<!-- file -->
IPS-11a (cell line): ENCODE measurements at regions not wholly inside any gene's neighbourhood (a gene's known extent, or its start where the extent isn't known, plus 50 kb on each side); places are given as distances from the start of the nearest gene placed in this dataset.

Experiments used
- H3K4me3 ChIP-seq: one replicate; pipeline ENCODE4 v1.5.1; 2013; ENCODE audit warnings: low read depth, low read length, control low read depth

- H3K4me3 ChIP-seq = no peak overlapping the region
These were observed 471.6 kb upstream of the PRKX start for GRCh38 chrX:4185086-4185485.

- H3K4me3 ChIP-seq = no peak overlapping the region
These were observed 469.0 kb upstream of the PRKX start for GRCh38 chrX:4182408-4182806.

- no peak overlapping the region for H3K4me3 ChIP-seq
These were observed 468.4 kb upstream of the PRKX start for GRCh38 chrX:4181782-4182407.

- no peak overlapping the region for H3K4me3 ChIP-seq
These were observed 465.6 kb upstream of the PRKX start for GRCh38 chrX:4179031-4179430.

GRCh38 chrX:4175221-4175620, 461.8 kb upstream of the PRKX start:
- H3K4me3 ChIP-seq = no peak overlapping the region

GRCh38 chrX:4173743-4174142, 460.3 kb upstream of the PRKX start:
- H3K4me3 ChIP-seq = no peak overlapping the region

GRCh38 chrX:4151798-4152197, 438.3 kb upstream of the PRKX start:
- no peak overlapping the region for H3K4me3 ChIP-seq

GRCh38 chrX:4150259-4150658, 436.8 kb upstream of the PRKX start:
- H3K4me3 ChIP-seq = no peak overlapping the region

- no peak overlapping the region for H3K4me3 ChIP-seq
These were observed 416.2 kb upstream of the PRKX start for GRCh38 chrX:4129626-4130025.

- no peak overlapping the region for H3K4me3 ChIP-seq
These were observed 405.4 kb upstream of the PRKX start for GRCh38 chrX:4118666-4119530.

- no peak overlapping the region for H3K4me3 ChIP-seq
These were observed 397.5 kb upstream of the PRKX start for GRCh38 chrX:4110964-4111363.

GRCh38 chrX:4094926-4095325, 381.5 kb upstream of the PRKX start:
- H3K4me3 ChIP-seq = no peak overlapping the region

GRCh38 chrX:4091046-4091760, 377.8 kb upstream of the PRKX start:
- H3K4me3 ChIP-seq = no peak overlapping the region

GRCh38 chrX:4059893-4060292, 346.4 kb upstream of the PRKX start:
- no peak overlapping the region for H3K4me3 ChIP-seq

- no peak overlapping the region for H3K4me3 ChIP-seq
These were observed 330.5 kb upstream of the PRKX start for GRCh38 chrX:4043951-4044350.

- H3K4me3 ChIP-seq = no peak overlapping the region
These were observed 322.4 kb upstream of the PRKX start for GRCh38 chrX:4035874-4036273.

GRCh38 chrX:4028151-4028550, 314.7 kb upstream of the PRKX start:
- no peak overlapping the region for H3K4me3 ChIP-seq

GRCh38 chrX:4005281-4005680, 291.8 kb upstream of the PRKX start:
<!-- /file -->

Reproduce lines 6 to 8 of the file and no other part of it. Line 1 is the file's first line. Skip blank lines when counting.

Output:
- H3K4me3 ChIP-seq = no peak overlapping the region
These were observed 469.0 kb upstream of the PRKX start for GRCh38 chrX:4182408-4182806.

- no peak overlapping the region for H3K4me3 ChIP-seq